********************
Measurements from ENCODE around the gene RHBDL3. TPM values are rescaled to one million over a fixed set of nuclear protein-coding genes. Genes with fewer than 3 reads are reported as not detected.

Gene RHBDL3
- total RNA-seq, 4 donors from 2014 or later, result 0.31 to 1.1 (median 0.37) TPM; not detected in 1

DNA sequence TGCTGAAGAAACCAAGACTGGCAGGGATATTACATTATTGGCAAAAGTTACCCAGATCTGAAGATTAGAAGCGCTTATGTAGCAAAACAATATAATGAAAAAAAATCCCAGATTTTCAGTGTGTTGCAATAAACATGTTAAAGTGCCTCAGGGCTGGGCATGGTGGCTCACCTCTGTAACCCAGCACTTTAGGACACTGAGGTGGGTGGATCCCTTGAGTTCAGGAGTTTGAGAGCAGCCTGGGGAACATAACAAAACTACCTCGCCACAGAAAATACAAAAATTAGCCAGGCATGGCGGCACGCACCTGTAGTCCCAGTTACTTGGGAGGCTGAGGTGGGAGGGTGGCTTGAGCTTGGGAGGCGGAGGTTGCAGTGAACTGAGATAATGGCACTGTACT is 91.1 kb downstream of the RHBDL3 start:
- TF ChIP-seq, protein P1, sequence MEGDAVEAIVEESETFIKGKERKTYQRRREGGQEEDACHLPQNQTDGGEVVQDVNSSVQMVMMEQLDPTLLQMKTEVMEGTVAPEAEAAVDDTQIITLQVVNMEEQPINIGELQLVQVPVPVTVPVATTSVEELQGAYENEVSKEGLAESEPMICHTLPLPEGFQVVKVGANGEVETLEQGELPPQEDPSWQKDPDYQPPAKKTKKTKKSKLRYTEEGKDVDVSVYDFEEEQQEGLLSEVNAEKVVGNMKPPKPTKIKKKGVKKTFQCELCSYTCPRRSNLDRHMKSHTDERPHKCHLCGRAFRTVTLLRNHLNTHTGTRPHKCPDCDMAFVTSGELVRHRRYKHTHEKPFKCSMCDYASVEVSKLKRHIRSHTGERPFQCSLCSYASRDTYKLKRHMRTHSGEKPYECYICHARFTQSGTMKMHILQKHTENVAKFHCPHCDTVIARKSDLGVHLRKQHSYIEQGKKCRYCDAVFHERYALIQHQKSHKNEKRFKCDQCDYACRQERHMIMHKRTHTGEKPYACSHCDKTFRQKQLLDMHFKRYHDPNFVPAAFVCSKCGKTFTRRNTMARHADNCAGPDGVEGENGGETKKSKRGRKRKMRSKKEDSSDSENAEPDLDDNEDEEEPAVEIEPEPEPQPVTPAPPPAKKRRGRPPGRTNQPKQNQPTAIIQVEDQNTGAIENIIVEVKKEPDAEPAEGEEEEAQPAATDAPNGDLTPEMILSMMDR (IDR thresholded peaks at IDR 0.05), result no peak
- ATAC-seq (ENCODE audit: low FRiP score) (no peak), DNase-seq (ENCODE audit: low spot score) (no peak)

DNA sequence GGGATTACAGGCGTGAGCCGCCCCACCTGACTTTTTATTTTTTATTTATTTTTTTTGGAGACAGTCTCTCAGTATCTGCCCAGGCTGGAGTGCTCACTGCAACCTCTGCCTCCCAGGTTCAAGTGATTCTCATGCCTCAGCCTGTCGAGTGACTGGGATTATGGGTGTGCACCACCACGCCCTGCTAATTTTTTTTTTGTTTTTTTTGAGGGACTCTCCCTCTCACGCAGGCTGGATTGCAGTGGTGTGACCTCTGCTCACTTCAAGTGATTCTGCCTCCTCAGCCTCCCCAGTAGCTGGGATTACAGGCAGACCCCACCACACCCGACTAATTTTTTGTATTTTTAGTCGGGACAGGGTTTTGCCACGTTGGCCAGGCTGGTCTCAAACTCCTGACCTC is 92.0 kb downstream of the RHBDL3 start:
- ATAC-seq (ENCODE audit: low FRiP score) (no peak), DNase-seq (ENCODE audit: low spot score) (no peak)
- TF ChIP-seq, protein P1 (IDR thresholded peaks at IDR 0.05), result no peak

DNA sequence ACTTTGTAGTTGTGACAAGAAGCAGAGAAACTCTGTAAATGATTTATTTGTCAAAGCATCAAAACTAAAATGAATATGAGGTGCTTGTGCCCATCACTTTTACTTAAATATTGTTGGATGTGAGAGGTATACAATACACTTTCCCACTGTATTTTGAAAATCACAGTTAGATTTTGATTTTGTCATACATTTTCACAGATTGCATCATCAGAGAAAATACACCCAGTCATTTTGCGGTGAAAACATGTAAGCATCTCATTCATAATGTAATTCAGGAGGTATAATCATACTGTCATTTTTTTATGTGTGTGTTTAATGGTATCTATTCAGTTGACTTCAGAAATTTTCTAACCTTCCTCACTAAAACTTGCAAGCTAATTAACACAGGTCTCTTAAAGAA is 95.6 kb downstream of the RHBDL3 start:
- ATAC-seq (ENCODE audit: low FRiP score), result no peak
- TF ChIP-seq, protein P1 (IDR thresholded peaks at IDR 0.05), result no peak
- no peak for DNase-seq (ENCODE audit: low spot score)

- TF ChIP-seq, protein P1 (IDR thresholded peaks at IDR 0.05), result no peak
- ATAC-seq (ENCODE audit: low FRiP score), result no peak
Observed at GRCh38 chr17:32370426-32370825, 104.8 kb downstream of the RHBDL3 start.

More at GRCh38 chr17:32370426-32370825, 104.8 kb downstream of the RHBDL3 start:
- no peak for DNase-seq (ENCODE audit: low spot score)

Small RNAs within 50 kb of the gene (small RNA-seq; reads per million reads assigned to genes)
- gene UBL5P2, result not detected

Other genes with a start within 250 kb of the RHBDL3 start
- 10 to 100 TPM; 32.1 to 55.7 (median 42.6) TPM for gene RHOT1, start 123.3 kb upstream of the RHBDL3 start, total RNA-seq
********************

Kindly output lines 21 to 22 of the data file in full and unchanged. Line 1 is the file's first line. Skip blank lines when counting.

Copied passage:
Other genes with a start within 250 kb of the RHBDL3 start
- 10 to 100 TPM; 32.1 to 55.7 (median 42.6) TPM for gene RHOT1, start 123.3 kb upstream of the RHBDL3 start, total RNA-seq